Exceptional work. Student employs a creative and comprehensive exploration of the topic and its societal impacts; offers cogent arguments and well thought out explanations supported by evidence; synthesizes material; explains “why” as well as “how” and “what.” Very clear. Any citations have no significant errors.

Organization: Organization enhances the paper; the introduction invites the reader to begin. The paper is well-focused and has an interesting thesis; there is a smooth transition among all elements (sentences, paragraphs, ideas). The conclusion goes beyond restating the obvious. The writing style is engaging, and the paper has no significant grammatical or spelling errors.

Incorporates feedback.

45

Good work. Student exploration of the topic and societal impacts is average; arguments and explanations are average with some evidence; moderate synthesis of material; explains “how” or “what” but “why” is not convincing. Any citations have minor errors.

Organization: This paper has a useful introduction and a focused thesis. Its unified and coherent paragraphs support the thesis; transitions are smooth. The conclusion is competent. The writing style is clear and the paper has no significant grammatical or spelling errors.

Does not incorporate feedback.

40

Below average work. Student exploration of the topic and societal impacts is below average; arguments and explanations are unconvincing and unsupported by evidence; little synthesis of material; explains “how” or “what” but not “why.” Any citations have major errors, and are mostly popular in nature.

Organization: Overall organization in inconsistent. This paper has a general introduction and vague thesis; has incoherent paragraphs that bear little relevance to the thesis. It is missing transitions; choppy. The conclusion is inadequate. The writing style is unclear, and the paper has significant grammatical or spelling errors.

Does not incorporate feedback.

30

Poor work. Student exploration of the topic and societal impacts is below average; arguments and explanations are unconvincing; no synthesis of material, merely summaries. No overall coherence. Citations have major errors and are either mostly popular in nature or non-existent.

Organization: The paper lacks coherence. It has no introduction or thesis, no transitions, no clear introduction-middle-conclusion. The writing style is unreadable, and the paper has significant grammatical or spelling errors.

Does not incorporate feedback.

0

Assignment not turned in.

Presentation Details

Option 1 (traditional presentation)

  • Maximum of seven (7) slides; title and credit/contact slides are required
  • Maximum time – 10 minutes including questions so prepare for 7-minute talk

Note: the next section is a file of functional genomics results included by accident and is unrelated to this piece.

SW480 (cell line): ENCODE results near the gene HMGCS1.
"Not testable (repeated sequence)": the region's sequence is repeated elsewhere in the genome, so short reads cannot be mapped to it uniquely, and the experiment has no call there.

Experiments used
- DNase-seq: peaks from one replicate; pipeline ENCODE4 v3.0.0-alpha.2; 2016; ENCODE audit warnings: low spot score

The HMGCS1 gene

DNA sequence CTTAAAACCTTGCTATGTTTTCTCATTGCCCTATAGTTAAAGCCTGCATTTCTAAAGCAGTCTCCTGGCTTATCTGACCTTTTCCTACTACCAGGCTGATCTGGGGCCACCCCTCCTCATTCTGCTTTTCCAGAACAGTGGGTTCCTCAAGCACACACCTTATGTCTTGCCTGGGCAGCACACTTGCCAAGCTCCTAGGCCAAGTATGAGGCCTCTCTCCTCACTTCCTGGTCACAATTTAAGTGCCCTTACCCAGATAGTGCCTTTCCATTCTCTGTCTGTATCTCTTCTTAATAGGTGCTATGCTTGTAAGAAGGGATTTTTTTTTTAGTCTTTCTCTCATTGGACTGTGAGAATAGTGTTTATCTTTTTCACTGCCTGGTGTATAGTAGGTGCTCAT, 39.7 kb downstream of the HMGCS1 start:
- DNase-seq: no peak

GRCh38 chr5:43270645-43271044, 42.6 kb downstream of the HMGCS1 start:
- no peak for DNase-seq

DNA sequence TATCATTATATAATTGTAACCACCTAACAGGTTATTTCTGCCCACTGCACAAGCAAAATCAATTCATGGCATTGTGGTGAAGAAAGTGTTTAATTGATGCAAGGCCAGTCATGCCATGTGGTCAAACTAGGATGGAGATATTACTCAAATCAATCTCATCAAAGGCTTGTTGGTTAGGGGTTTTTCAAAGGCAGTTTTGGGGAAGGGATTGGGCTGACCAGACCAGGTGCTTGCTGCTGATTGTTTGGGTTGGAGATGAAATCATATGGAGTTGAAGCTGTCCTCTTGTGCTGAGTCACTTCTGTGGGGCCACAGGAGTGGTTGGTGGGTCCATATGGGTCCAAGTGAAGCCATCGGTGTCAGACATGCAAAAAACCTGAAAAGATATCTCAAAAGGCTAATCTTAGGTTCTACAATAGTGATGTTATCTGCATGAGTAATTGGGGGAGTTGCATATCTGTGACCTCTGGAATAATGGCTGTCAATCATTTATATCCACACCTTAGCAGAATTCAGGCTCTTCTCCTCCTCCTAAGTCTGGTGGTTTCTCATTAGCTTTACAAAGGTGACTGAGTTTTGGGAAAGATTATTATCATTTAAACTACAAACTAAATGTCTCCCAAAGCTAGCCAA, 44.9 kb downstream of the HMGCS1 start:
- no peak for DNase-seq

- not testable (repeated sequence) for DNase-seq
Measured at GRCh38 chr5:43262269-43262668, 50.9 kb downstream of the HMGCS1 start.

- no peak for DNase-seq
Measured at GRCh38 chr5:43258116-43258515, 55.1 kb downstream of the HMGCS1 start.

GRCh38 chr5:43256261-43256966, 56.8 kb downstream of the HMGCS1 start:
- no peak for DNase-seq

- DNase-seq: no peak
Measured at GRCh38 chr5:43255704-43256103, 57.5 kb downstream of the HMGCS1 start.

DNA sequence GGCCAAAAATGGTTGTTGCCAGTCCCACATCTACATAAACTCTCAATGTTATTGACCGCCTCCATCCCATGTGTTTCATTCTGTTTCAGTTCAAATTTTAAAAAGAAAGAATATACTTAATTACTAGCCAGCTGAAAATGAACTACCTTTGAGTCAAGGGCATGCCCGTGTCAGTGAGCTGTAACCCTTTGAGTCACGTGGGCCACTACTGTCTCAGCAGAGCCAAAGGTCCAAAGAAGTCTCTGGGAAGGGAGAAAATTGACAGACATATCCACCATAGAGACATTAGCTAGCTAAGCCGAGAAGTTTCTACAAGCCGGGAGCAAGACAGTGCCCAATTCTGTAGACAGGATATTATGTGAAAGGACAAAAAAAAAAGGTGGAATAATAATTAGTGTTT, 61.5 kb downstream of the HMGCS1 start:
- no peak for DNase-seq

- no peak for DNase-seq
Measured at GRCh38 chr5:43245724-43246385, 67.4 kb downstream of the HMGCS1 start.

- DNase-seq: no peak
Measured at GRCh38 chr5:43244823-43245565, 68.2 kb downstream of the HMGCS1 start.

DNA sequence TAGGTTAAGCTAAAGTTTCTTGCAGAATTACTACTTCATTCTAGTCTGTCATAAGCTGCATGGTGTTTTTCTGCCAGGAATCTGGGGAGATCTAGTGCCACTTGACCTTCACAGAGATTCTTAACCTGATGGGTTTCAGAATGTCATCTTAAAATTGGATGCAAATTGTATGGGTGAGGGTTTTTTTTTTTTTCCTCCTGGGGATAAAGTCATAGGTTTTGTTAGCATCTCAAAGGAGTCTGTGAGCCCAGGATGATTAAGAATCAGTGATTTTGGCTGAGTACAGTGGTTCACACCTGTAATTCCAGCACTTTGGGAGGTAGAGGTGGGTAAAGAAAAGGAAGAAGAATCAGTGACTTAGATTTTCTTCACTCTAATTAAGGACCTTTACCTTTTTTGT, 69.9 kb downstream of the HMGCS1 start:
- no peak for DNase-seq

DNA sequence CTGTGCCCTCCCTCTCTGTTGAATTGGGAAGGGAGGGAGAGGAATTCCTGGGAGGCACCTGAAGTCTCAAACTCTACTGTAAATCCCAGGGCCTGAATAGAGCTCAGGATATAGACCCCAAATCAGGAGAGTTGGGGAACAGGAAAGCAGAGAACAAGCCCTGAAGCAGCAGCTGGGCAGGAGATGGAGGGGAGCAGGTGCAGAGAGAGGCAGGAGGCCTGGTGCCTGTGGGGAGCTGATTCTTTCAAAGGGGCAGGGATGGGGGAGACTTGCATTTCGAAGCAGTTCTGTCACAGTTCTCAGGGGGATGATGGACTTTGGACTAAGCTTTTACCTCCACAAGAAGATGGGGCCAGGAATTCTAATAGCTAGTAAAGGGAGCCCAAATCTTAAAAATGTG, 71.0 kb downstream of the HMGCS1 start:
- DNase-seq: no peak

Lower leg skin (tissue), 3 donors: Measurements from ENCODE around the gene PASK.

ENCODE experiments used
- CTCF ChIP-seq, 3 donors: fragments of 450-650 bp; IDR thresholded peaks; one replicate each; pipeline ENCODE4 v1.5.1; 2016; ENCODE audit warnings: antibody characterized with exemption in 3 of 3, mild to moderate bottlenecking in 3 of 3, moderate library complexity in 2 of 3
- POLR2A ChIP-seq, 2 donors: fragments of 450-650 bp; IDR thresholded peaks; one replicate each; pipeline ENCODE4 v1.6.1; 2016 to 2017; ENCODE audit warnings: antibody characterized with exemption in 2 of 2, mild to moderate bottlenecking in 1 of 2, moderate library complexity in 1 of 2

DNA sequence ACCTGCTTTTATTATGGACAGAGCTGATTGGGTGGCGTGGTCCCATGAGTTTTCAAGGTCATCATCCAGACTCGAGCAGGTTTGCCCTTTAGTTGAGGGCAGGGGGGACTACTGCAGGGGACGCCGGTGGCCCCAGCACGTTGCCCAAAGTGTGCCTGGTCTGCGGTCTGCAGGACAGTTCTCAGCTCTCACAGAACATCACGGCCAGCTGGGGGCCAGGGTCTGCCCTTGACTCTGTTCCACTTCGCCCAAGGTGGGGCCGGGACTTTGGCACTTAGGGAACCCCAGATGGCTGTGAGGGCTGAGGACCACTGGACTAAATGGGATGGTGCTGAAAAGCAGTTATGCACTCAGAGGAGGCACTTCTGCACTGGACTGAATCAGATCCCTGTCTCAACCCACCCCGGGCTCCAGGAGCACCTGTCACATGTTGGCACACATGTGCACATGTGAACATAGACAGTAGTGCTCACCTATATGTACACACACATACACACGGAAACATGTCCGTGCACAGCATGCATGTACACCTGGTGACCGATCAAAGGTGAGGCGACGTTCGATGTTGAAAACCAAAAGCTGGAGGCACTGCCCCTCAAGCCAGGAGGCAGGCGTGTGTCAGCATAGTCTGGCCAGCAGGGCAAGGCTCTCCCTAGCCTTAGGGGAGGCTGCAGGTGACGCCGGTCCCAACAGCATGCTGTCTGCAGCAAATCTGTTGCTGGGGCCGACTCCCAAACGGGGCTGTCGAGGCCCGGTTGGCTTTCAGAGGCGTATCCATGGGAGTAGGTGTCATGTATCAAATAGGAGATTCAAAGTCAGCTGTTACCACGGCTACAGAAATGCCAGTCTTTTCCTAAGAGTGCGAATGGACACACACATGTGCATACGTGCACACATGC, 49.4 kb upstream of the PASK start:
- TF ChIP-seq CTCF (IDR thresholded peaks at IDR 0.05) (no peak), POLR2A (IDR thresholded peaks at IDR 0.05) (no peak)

• Use principles from Presentation Zen. Points deducted for a “traditional” PPT presentation

Option 2 (Ignite-style presentation)

  • Slides auto-advance every 15 seconds; an auto-advance does not mean that the next slide has to actually change!
  • Title and credit/contact slides are required
  • Use principles from Presentation Zen. Points deducted for a “traditional” PPT presentation

All presentations are to be shared on Slideshare.net, and there should be a blog post announcing the upload.

Annotated Biblography

An annotated bibliography is a list of citations of the books, articles and documents you have used in your research this quarter. Each citation is accompanied by a brief (150-250 words) descriptive and evaluative paragraph, the annotation. The purpose of the annotation is to inform the reader of the relevance, accuracy, and quality of the sources.

Why produce an annotated bibliography?
An annotated bibliography:

  • Provides a literature review on a particular subject
  • Illustrates the quality of the research
  • Provides examples of the types of sources available for this subject
  • Lays a foundation for additional research
  • Demonstrates ability to synthesize information succinctly

How to produce an annotated bibliography?
In creating an annotated bibliography, you will apply the following skills: concise exposition, succinct analysis, and informed research.

First, cite the book, article, or document using the appropriate style.

Then prepare the annotation. Annotations should be concise and summarize the central theme and scope of the source. Annotations may also (a) evaluate the authority of the author, (b) comment on the intended audience, (c) compare or contrast the work with others you have cited, or (d) explain how this work illuminates your research topic.

Assessment:

  • 50 points: Meets minimum requirements; only minor citation errors; annotations are clear and linked to research topic and in author’s voice (not abstracts copied&pasted); submitted in timely manner; no significant grammatical or punctuation errors
  • 30 points: Meets minimum requirements; citation errors; annotations are clear but linkage is poor (not abstracts copied&pasted); submitted in timely manner; no significant grammatical or punctuation errors
  • 10 points: Meets minimum requirements; citation errors; annotations are not clear and no linkage to research topic (not abstracts copied&pasted); submitted in timely manner; grammatical or punctuation errors
  • 0 points: Submitted late; does not meet minimum requirements; citation errors; annotations are not clear and no linkage to research topic (not abstracts copied&pasted); grammatical or punctuation errors

Sources and Examples